Tulsa King appears in an aspect ratio of 2.00:1 and 2.35:1 on these Blu-ray Discs; the dimensions depended on the episode and nature of the story. The series came with generally good – though not great – visuals.
General sharpness worked fine. Some mild softness interfered at times – usually during interiors – but the shows mostly came across with appropriate delineation.
No issues with jagged edges or moiré effects appeared, and I saw no edge haloes. Source flaws remained absent.
Colors leaned toward a mix of green, amber and teal. While the hues didn’t impress, they seemed more than adequate.
Blacks appeared fairly deep and dense, while shadows seemed acceptable, if a little on the thick side. Overall, the shows looked positive, if not exceptional.
Similar thoughts greeted the competent DTS-HD MA 5.1 soundtrack of King, as the material felt positive but not memorable. As a character comedy/drama, the series didn’t come with a ton of room for sonic fireworks.
Still, the mixes offered an appealing sense of place, and a few more violent sequences added zing. For instance, car chases and explosions brought involvement.
Nonetheless, most of the time the soundscapes remained low-key in nature. This made sense for the shows.
Audio quality appeared fine, with speech that came across as natural and concise. Music seemed vivid and full.
Effects boasted positive accuracy and range as well. Again, the soundfields didn’t dazzle, but they worked fine for the series’ intentions.
A mix of featurettes appear, and we find nine Behind the Story segments that fill a total of 52 minutes, 51 seconds. These accompany each episode, and across them, we hear from executive producers Terence Winter and David Glasser, stunt coordinator Freddie Poole, stunt driver Corey Eubanks, special effects coordinator Matthew Kutcher, and actors Sylvester Stallone, Domenick Lombardozzi, AC Peterson, Vincent Piazza, Jay Will, Martin Starr, Garrett Hedlund, Andrea Savage, Dan Waller, Dana Delany, Ritchie Coster, Max Casella, Annabella Sciorra, Tatiana Zappardino, and Chris Caldovino.
The “Story” segments look at story/characters, cast and performances, stunts and effects. Though the clips occasionally offer useful information, they mostly just recap various episode plot domains and feel promotional.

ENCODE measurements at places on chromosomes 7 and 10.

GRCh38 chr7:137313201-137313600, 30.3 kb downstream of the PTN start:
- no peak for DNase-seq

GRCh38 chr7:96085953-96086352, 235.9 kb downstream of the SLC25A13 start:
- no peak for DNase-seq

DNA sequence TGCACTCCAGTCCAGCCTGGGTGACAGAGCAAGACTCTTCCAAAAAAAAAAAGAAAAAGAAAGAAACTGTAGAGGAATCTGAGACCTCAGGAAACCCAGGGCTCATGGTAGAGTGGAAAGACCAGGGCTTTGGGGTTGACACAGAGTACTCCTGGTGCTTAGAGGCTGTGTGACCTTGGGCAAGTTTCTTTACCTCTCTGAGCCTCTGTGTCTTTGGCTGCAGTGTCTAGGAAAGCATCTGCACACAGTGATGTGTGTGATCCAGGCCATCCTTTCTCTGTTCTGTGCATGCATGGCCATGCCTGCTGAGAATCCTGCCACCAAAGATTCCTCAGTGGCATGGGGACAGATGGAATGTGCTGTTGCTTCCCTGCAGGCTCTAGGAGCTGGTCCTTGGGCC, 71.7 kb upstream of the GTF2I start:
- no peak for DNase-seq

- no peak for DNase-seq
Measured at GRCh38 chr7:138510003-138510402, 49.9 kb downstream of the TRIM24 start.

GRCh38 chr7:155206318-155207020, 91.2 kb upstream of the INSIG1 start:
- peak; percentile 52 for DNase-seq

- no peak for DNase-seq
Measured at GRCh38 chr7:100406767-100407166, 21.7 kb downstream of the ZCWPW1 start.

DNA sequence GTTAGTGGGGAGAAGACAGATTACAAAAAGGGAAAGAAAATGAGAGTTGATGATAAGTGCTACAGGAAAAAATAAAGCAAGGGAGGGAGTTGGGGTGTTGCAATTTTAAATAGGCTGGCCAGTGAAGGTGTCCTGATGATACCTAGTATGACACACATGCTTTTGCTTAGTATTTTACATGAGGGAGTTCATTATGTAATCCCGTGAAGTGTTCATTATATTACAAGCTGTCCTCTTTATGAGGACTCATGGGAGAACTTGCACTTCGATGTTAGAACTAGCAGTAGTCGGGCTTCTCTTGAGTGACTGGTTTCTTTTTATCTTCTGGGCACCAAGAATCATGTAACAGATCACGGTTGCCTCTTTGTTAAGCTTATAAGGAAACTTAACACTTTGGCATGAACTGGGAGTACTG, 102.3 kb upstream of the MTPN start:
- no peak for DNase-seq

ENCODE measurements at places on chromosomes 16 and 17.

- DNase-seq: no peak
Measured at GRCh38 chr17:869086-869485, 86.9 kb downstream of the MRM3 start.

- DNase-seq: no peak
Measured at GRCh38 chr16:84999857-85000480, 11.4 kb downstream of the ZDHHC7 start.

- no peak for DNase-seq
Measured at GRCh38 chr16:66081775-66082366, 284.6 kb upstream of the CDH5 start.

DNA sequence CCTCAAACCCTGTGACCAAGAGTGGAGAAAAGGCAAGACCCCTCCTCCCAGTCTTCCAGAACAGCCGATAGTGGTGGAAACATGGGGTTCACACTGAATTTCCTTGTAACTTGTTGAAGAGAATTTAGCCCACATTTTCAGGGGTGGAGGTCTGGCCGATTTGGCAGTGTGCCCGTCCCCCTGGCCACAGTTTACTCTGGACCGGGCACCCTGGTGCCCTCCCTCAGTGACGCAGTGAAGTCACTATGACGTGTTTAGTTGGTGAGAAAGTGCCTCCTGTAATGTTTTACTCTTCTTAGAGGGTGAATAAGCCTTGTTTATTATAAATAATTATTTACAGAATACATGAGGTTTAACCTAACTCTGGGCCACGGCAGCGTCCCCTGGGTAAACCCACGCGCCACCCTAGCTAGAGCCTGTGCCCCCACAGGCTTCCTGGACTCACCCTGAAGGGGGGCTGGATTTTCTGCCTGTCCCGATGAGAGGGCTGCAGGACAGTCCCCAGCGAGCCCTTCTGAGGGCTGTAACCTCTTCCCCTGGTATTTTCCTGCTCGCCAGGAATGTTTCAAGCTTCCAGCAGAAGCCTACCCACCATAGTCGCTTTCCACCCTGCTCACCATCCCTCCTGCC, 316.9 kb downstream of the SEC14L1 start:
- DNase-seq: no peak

Disc One opens with ads for Yellowstone Season 5, Reacher Season One, Star Trek: Strange New Worlds Season One, and 1923.
On Disc Two, an additional six segments show up, and we open with Stranger in a Strange Land. It goes for eight minutes, 30 seconds and includes notes from Glasser, Stallone, Delany, Zappardino, Lombardozzi, Starr, Will, Hedlund, show creator Taylor Sheridan, and production designer Todd Jeffrey.
“Land” covers the series’ origins and development, casting and characters, genre domains, and design choices. While not packed with insights, we get a few good notes here.
Carpe DM goes for eight minutes, 19 seconds and features Stallone, Delany, Winter, Savage, Casella, Sciorra, Hedlund, Glasser, Zappardino, Lombardozzi, Caldovino, Piazza, Will, and Coster.
With “DM”, we look at Stallone’s work on the show. Unsurprisingly, this ends up as a lot of praise and little substance.
Next comes Mercy and Malice, a 12-minute, 24-second program with Winter, Stallone, Will, Starr, Casella, Hedlund, Caldovino, Zappardino, Sciorra, Lombardozzi, Peterson, Poole, Savage, Delany, and Coster.
“Malice” covers cast, characters and performances. Though it leans a bit toward happy talk, it comes with some decent material.
Haberdashery goes for nine minutes, 39 seconds and offers material from Stallone, Coster, Delany, Starr, Caldovino, Will and costume designer Susanne McCabe.
As implied by the title, “Haberdashery” looks at the series’ clothes and outfits. It offers useful insights.
After this we find Outthink Your Enemy, a 10-minute, 52-second reel with Winter, Poole, Stallone, Will, Kutcher, Coster, Savage, Casella, Eubanks, assistant property manager Katie Boaen, property master Niko Zahlten, stunt performer James Peyton,
“Enemy” examines stunts and action. It mixes informative notes and praise.
Finally, The Here and Now lasts eight minutes, 23 seconds. It features Winter, Delany, Stallone, Hedlund, Glasser, Zappardino, Peterson, Will, Savage, McCabe, Lombardozzi, Casella, Jeffery, and set decorator Janessa Hitsman.
We learn about the series’ sets and locations. It becomes another decent overview.
While not the most original concept for a series, Tulsa King nonetheless explores its concepts fairly well. The nine Season One episodes create an engaging world that keeps us with it. The Blu-rays bring largely positive picture and audio as well as a mix of featurettes. I look forward to Season Two.